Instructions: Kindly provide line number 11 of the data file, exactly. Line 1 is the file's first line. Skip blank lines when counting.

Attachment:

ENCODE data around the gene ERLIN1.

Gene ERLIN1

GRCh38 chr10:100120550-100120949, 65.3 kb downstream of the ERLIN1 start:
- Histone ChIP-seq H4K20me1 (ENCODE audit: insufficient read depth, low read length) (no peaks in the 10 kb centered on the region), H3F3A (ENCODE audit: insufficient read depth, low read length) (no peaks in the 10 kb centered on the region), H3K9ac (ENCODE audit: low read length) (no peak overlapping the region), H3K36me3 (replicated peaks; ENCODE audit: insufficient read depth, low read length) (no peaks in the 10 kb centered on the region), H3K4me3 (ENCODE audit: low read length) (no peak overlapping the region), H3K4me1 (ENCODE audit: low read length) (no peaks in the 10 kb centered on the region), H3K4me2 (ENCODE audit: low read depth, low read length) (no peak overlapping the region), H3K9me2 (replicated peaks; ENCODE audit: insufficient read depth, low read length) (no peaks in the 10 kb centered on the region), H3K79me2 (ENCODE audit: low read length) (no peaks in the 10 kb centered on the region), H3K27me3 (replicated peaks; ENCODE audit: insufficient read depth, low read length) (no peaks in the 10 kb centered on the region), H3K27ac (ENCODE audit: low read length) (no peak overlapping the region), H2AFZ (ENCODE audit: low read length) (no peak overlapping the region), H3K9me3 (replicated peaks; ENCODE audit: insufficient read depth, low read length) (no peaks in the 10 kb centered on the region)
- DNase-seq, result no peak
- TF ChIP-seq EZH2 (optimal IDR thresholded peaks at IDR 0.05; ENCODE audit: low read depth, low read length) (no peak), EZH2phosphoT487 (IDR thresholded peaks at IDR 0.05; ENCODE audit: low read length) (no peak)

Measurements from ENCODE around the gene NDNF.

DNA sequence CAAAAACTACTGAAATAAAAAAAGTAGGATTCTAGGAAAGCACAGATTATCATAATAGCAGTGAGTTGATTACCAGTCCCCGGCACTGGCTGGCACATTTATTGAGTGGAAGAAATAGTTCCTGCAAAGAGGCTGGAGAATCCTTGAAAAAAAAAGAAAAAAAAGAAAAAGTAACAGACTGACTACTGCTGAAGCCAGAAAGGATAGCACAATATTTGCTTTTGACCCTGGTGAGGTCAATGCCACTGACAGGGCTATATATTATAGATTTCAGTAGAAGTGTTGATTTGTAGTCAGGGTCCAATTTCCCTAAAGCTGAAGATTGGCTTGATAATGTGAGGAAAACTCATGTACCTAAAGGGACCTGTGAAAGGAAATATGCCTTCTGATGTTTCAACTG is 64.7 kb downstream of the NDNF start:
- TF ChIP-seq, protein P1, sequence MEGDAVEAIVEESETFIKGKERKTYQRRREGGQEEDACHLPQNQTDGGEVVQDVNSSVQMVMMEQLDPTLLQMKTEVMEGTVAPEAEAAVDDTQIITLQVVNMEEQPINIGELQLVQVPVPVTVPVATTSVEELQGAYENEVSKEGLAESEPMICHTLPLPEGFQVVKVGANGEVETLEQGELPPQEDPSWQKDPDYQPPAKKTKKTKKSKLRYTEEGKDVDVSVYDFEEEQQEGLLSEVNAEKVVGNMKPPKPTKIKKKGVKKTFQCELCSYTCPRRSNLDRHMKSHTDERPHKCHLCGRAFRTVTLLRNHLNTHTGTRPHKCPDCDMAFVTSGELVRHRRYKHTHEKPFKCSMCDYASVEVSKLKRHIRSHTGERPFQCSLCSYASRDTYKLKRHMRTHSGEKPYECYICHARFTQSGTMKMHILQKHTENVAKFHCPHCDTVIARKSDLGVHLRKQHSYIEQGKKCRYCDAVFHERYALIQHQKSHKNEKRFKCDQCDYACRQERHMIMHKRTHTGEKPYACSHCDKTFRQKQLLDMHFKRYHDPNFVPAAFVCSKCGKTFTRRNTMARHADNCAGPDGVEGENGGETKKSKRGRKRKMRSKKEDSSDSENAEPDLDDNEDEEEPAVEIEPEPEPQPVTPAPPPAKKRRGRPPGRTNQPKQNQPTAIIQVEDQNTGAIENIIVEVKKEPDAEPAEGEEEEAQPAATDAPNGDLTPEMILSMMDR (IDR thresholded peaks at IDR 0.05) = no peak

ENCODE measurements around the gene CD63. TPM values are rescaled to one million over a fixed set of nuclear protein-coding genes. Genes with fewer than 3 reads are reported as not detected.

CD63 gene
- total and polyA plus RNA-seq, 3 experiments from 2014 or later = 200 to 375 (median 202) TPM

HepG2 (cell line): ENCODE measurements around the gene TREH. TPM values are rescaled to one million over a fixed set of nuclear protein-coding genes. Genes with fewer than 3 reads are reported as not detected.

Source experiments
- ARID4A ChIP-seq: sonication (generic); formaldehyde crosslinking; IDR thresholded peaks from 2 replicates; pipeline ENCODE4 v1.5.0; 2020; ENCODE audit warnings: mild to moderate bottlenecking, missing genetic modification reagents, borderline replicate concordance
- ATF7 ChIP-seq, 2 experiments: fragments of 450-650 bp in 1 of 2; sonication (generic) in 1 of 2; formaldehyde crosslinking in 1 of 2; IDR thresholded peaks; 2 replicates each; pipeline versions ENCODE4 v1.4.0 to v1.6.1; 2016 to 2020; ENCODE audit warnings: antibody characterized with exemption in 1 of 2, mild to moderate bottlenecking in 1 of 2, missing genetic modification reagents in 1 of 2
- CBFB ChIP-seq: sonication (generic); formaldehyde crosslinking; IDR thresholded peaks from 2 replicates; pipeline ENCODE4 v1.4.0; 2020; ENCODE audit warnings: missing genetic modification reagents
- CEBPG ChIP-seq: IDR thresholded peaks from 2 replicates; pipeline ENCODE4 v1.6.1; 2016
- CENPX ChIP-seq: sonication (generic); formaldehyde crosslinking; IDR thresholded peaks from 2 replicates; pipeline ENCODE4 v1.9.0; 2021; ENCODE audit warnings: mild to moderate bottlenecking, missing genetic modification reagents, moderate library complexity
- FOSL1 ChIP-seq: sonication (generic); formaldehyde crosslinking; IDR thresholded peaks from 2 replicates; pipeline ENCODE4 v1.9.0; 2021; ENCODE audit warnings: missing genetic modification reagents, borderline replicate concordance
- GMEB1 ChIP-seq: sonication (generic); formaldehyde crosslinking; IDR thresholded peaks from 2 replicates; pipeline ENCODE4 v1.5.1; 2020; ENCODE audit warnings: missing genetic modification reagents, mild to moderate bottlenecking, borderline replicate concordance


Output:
CD63 gene